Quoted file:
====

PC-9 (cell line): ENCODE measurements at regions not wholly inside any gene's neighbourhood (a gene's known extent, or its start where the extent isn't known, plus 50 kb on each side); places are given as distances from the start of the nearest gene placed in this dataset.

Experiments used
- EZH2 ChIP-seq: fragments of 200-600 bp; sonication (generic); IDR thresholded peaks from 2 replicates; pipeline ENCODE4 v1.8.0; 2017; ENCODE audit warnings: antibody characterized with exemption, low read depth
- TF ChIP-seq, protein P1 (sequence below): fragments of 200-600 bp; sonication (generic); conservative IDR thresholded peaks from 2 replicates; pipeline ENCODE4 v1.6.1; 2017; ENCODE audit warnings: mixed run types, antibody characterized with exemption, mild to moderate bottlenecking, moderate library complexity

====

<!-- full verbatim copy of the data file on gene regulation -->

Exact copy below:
PC-9 (cell line): ENCODE measurements at regions not wholly inside any gene's neighbourhood (a gene's known extent, or its start where the extent isn't known, plus 50 kb on each side); places are given as distances from the start of the nearest gene placed in this dataset.

Experiments used
- EZH2 ChIP-seq: fragments of 200-600 bp; sonication (generic); IDR thresholded peaks from 2 replicates; pipeline ENCODE4 v1.8.0; 2017; ENCODE audit warnings: antibody characterized with exemption, low read depth
- TF ChIP-seq, protein P1 (sequence below): fragments of 200-600 bp; sonication (generic); conservative IDR thresholded peaks from 2 replicates; pipeline ENCODE4 v1.6.1; 2017; ENCODE audit warnings: mixed run types, antibody characterized with exemption, mild to moderate bottlenecking, moderate library complexity